Even the surface of the ice is surreal. You can see my bubbles but the rest of the features are just how it looks.

But it really doesn’t stop at the ice surface. All of the views are as grand as one can get. Its inspiring to be surrounded by ice and stone on a scale that defies imagination.

The little things in life

So far this season, we have shown you some of the incredible fauna present under the ice in Antarctica. A lot of animals in Antarctica are significantly larger than their global counterparts because of the extremely high oxygen content in the cold waters here. Although the large fauna is incredibly unique and endlessly photogenic, I spent the last week capturing images of the smaller under-sea animals to show you how amazing the little things in Antarctica are as well.

To capture images of the smaller animals in McMurdo, I used macro photography, which uses a magnified lens to show very small living organisms. As someone who studies microbiology, I appreciate any chance to show small, yet incredibly important life. Although not microbes, these creatures are fascinating and beautiful.

An anemone of the Clavularia genus. These anemones are an average of 8 mm tall, and were probably around that size in this picture. Antarctica has an abundance of anemones, including Edwardsia beds at our very own Cinder Cones Seep! 

A sabellid polychaete, or feather duster worm (yes, it’s a worm!) filter feeding with its feathery radioles. The radioles of a feather duster worm have combs that pick up food from the environment. Sabellids are tubeworms, using the substrate from the environment to encase itself.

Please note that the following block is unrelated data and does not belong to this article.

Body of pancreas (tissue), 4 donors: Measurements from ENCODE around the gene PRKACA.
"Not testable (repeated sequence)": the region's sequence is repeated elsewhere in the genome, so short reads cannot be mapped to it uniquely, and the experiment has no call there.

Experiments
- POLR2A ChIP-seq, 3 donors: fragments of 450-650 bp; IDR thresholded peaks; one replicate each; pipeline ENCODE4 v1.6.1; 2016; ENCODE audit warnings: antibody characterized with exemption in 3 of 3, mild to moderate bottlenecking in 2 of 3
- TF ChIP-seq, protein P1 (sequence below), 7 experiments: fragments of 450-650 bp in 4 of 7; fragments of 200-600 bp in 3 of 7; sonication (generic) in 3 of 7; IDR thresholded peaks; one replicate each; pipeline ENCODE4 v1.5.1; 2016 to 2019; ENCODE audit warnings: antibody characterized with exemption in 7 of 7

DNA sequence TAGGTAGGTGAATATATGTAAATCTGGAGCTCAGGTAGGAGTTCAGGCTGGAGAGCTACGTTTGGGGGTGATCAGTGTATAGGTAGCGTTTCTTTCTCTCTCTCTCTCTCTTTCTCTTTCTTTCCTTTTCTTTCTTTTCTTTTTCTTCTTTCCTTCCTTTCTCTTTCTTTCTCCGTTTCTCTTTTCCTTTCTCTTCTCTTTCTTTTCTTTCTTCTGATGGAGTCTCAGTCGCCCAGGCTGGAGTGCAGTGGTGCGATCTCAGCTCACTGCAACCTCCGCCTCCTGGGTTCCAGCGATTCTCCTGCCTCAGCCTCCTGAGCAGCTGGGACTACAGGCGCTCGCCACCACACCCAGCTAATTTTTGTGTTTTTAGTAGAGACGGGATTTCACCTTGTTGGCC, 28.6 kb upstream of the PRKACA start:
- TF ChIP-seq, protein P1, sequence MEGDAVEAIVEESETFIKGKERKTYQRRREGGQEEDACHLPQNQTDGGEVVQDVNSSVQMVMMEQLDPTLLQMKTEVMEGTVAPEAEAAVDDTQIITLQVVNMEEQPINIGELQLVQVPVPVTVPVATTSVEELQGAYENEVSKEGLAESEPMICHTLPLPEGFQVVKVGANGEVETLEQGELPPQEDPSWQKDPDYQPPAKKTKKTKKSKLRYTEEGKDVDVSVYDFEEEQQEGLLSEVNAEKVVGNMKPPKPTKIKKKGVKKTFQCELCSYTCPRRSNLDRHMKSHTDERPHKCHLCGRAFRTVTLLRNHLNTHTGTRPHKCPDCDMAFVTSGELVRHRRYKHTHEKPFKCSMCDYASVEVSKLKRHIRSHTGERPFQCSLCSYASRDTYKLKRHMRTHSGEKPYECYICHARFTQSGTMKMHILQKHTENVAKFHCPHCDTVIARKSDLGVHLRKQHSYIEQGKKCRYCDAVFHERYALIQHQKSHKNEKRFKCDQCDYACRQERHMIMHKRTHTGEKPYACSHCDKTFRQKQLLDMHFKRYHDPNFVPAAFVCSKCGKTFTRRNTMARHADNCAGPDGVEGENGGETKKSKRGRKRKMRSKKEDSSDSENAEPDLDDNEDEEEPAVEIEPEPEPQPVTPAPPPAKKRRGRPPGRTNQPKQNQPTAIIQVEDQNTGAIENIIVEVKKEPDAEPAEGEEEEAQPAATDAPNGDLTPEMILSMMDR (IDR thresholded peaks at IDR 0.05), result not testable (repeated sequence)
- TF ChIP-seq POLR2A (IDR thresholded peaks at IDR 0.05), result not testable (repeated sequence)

Likely an isopod from the Arcturid genus. Arcturid isopods are commonly found on sponges of the Homaxonella genus, which is exactly what you’re seeing here! They perch and filter feed on detritus passing by.  

A little sea spider hiding in the crook of an anchor ice bed. This sea spider was small, but sea spiders in Antarctica can be bigger than a dinner plate! 

The landscapes of the Far Side

The far side of the sound (where Michael’s post described the trip out to) is very different underwater. Sandy, non-volcanic rocks and lots of different types of life.

There are still sponges but many different kinds of animals that we don’t really see near McMurdo station. Especially scallops which cover the seafloor.

While we get Crinoids on both sides of the sound, there were two at the site that we were working at. I only saw one, but it was a pretty one. These are closely related to star fish, sea urchins, and sea cucumbers and swim by waiving all their arms in a rhythmic pattern. We didn’t see any swimming though.

And in addition to the life on the seafloor, the algae growing on the underside of the ice, truly made the place special.